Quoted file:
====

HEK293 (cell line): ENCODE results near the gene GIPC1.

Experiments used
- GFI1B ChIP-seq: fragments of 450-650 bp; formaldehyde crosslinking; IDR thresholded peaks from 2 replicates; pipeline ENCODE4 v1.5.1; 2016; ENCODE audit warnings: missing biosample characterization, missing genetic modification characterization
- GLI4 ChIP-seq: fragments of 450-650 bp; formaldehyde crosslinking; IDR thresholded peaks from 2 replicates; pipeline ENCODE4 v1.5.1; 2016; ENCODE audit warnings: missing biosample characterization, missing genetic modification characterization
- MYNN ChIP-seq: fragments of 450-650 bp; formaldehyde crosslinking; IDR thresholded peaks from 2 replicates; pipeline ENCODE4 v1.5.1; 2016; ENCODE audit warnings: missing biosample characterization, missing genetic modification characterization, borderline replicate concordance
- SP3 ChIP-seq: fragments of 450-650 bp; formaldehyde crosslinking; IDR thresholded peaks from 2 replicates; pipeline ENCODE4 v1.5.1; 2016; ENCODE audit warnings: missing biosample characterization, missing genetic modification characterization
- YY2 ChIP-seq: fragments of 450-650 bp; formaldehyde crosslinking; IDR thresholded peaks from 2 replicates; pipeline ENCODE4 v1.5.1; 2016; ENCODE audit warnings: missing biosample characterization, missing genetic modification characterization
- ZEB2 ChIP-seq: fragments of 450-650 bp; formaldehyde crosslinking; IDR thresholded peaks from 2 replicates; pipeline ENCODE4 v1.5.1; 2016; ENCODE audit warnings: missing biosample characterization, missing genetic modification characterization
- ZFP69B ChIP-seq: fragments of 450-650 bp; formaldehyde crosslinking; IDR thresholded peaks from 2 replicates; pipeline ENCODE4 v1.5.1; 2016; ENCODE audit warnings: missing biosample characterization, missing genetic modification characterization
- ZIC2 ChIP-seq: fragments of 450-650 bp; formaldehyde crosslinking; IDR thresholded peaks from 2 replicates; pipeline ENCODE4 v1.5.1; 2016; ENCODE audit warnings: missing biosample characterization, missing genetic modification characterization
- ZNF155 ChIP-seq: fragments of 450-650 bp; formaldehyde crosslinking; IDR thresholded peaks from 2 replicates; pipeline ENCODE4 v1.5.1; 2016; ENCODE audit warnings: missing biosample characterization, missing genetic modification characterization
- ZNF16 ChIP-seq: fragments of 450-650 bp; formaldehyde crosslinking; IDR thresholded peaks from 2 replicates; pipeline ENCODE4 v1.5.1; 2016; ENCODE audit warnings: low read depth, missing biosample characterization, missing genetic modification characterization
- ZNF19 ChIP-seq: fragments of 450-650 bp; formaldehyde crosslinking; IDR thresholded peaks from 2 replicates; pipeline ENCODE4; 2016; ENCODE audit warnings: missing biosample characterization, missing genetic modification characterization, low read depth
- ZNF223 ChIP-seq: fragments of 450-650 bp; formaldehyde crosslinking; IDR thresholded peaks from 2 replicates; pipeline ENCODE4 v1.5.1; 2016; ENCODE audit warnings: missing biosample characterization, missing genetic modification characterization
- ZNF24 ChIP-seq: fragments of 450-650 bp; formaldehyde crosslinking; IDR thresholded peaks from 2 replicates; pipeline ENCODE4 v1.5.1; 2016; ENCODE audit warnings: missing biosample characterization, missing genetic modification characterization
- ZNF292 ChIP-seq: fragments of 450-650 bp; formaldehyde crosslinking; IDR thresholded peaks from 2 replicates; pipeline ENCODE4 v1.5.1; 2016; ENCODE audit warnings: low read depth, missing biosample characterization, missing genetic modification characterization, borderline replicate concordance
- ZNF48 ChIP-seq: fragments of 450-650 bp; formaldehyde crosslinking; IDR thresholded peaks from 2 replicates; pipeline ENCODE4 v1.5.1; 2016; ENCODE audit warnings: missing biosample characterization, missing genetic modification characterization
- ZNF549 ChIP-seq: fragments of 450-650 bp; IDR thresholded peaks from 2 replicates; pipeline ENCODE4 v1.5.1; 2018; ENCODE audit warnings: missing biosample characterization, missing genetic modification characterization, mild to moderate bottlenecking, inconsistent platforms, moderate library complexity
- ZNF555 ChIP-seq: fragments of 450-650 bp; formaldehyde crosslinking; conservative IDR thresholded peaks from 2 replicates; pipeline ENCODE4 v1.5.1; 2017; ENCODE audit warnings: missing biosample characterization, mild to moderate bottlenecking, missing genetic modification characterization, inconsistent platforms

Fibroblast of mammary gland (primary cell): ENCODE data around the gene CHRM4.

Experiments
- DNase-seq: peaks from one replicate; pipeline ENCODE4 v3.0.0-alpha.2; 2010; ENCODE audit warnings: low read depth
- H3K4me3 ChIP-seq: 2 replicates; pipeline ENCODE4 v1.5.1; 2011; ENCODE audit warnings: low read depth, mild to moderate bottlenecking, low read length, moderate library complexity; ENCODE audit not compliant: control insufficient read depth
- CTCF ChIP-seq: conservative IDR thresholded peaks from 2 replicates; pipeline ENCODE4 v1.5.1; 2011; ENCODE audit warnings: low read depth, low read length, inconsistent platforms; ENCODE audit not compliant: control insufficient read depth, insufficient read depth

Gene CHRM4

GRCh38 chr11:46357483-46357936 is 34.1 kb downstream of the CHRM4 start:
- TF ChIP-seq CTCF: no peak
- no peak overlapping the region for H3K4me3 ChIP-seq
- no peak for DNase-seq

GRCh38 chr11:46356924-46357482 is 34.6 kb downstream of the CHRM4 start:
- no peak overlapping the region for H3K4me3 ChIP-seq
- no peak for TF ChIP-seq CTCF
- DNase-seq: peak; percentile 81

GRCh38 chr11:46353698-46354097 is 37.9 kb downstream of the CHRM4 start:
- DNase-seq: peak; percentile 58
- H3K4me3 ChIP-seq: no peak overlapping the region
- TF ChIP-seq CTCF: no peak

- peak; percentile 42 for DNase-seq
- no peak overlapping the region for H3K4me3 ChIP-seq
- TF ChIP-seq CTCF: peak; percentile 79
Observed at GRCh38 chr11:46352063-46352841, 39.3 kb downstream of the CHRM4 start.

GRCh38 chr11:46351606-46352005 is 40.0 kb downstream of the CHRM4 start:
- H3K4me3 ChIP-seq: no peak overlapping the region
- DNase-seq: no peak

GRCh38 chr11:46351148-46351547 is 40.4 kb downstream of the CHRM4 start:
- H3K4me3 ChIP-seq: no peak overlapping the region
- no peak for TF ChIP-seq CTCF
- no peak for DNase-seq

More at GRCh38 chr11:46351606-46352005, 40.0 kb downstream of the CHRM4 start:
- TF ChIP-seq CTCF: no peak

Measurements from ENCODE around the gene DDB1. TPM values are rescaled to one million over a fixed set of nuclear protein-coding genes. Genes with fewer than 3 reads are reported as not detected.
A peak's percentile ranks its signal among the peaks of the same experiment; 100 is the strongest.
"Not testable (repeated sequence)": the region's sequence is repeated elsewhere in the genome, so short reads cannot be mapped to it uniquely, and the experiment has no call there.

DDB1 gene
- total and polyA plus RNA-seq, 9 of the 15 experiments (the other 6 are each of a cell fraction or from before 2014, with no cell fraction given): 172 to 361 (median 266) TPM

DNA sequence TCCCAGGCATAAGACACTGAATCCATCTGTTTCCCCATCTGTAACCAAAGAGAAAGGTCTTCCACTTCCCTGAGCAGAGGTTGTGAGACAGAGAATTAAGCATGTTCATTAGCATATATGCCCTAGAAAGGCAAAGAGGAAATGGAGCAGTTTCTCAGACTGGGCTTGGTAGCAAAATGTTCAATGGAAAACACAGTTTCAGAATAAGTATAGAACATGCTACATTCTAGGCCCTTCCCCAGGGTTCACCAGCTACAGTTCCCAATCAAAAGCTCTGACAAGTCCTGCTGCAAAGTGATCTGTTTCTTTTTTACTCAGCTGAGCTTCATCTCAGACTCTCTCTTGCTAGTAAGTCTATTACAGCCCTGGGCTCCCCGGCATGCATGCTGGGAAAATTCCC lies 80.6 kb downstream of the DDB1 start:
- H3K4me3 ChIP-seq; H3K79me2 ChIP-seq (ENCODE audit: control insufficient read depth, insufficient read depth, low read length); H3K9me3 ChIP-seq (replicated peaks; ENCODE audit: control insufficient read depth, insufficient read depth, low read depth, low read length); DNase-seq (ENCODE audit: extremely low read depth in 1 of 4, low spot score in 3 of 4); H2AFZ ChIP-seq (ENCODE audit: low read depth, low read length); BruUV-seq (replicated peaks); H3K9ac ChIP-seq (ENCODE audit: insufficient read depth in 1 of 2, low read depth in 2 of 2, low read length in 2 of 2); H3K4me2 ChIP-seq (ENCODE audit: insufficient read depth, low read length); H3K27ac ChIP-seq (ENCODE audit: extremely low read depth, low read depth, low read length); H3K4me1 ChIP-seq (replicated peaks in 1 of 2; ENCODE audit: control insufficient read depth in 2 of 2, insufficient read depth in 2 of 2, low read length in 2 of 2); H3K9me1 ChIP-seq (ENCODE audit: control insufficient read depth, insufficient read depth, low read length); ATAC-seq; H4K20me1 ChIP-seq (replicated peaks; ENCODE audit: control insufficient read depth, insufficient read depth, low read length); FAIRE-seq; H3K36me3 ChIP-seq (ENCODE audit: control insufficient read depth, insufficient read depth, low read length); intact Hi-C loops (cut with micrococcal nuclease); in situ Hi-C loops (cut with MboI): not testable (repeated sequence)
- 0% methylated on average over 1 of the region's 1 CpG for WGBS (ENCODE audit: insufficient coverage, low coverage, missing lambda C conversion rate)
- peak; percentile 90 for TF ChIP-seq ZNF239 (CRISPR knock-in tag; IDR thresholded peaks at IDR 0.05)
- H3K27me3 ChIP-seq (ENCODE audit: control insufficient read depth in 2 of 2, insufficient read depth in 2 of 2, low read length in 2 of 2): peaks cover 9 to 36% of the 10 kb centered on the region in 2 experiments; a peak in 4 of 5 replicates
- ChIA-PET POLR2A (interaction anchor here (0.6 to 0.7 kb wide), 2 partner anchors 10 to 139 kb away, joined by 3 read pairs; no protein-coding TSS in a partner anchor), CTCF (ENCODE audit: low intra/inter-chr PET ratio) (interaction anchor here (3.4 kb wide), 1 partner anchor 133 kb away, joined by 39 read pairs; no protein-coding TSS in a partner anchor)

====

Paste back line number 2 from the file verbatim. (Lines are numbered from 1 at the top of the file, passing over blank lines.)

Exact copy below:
Experiments used